ULAA Members Question Former Officials

By: J. Wesley Washington


The Inquirer
Monrovia, Liberia

Distributed by

The Perspective
Atlanta, Georgia

Posted November 28, 2003

Members of the US-based organization, ‘Union of Liberian Associations in the Americas’ (ULAA) are questioning the presence of two of its officials in the National Transitional Government of Liberia (NTGL).

The two former ULAA officials are Mr. Ranney B. Jackson, former Chairman of the ULAA Board, but now a member of the National Transitional Legislative Assembly representing Liberians in the Diaspora; and Mr. Mohammed S. Kromah, ULAA’s former national president, but now Managing Director-designate of the Liberia Free Zone Authority (LIFZA).

In a telephone interview with The INQUIRER, the sitting officials of the association said they were shocked to learn that two of their officials are now in the NTGL.

They questioned how they were selected at the expense of ULAA, and noted that it was a betrayal of the confidence and trust reposed in them to represent the association at the Accra peace talks.

What was also shocking, according to the ULAA officials, is that these two former officials had not made a report to the Association as yet but were only seeking their own selfish interests during the conference.

But speaking to this paper yesterday at his Capitol Building office, NTLA member Ranney Jackson confirmed that at the time of the Accra peace talks, he was part of the ULAA delegation that included Milen King and Morris Koffa, who were members as well as Mr. Mohammed S. Kromah, who headed the delegation.

He said that at the close of that marathon meeting, Liberians in the Diaspora were given a slot in the NTLA. The ULAA administration posted the information on the Internet as well as got in contact with Liberians in Europe and Canada that a position was available within the NTGL.

"Nobody seemed to be willing to take the offer," he said, adding in a relaxed mood, "by attending the Accra peace talks and getting involved with the peace process, I later developed the urge to come back to work for the country. So I applied," Mr. Jackson stressed.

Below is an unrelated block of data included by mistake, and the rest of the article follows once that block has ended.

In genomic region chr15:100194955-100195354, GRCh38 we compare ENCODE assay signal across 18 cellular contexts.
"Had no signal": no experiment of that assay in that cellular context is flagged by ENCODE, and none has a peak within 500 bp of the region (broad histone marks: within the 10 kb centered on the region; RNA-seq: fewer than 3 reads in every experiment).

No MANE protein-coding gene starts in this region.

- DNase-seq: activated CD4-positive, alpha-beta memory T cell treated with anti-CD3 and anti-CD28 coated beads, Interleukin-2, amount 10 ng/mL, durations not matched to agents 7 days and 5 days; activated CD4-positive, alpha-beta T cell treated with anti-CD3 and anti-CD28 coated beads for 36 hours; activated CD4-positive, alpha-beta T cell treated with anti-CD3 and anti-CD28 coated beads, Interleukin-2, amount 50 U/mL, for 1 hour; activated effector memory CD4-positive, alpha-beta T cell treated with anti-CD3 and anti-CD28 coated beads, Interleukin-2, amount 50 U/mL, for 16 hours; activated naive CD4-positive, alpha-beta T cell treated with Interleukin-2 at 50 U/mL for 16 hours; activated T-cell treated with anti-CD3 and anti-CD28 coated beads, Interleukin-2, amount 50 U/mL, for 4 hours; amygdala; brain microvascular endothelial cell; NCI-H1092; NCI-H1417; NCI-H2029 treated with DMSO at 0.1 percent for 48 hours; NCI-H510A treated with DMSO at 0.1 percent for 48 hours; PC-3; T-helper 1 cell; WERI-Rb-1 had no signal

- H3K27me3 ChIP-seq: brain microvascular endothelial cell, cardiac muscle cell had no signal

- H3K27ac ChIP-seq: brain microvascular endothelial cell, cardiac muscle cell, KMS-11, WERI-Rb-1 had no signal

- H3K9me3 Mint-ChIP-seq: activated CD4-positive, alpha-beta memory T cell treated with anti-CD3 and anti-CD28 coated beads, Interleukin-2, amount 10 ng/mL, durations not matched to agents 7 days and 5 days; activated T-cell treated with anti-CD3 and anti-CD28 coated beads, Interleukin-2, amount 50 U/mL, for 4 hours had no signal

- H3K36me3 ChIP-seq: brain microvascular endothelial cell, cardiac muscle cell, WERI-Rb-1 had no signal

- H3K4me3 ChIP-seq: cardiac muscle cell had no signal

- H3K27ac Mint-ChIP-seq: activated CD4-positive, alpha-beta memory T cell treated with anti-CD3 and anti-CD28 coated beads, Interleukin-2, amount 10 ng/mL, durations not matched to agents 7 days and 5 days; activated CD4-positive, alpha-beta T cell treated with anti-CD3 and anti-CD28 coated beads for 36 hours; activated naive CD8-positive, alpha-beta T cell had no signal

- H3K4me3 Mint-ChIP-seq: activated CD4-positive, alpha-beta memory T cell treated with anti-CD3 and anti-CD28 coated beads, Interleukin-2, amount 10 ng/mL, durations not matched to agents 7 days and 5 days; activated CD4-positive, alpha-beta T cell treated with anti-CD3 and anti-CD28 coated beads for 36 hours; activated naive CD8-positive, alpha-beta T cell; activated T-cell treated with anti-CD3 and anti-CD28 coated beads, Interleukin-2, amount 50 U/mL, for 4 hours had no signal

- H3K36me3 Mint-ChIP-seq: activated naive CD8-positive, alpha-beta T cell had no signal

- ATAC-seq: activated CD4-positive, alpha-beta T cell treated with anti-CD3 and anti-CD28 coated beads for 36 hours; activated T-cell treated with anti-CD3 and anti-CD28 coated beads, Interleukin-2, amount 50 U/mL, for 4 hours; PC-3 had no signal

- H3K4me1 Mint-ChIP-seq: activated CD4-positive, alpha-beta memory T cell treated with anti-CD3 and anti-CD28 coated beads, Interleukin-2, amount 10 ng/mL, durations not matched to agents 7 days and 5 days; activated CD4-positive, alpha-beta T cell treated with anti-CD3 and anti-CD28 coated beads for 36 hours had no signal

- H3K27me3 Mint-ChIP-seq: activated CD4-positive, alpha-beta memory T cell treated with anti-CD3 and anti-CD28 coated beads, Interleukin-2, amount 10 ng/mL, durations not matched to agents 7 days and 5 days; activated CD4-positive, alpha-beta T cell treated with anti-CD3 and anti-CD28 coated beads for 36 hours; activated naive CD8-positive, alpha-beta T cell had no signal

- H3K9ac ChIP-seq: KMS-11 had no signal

He narrated that based on his qualifications and his interaction with parties to the conflict, the leadership of the ULAA felt that he was best-suited for the position and recommended him to the NTLA. "Maybe the leaders of Liberians in Europe and Canada decided that here is a man who has been working for peace there in Accra," he said.

Assemblyman Jackson said to see peace return to this country, he thought it wise to take the risk, put his family and job aside and return home.

About not making a report to the ULAA following the conclusion of the Accra talks, Mr. Jackson said the head of the ULAA delegation(Mr. Kromah) was supposed to have made the report at the General Conference on the weekend of October 24,2003 in Lynn, Massachusetts.

"Unfortunately," he said, "there were flight problems in Ghana at the time. However, at a call meeting last Saturday in Philadelphia, he delivered his annual report and officially resigned his position in the ULAA".

Mr. Jackson, commenting on his alleged unceremonious resignation, said for six years he served in the leadership as Vice Chairman of the Board and for two years, served as Chairman of the ULAA Board.

"These are the same people who have said I’ve been there too long," he wondered, quizzing, "what’s wrong with resigning?"

He said before he took over as ULAA board chairman, there had always been friction between ULAA president and its Board Chairman, noting, "when I took over, we worked well together, moving ULAA forward."

Mr. Jackson used the occasion to tell his compatriots that there are many Liberians from the US participating in this government to ensure that peace is achieved.

Representative Jackson said, what those in the ULAA need to do is "to give us the support and advice so that this country does not make the same mistakes of the past."

The TLA member said he has no regrets of joining the NTGL. "I have served Liberians in the US for eight years in various capacities. I offered myself. I was not paid. I spent my time and money for its upliftment," he said, concluding,"instead of them showing gratitude, they want to criticize me over nothing."

© 2003: This article is copyrighted by The Inquirer newspaper (Monrovia, Liberia) and distributed by The Perspective (Atlanta, Georgia). All rights reserved.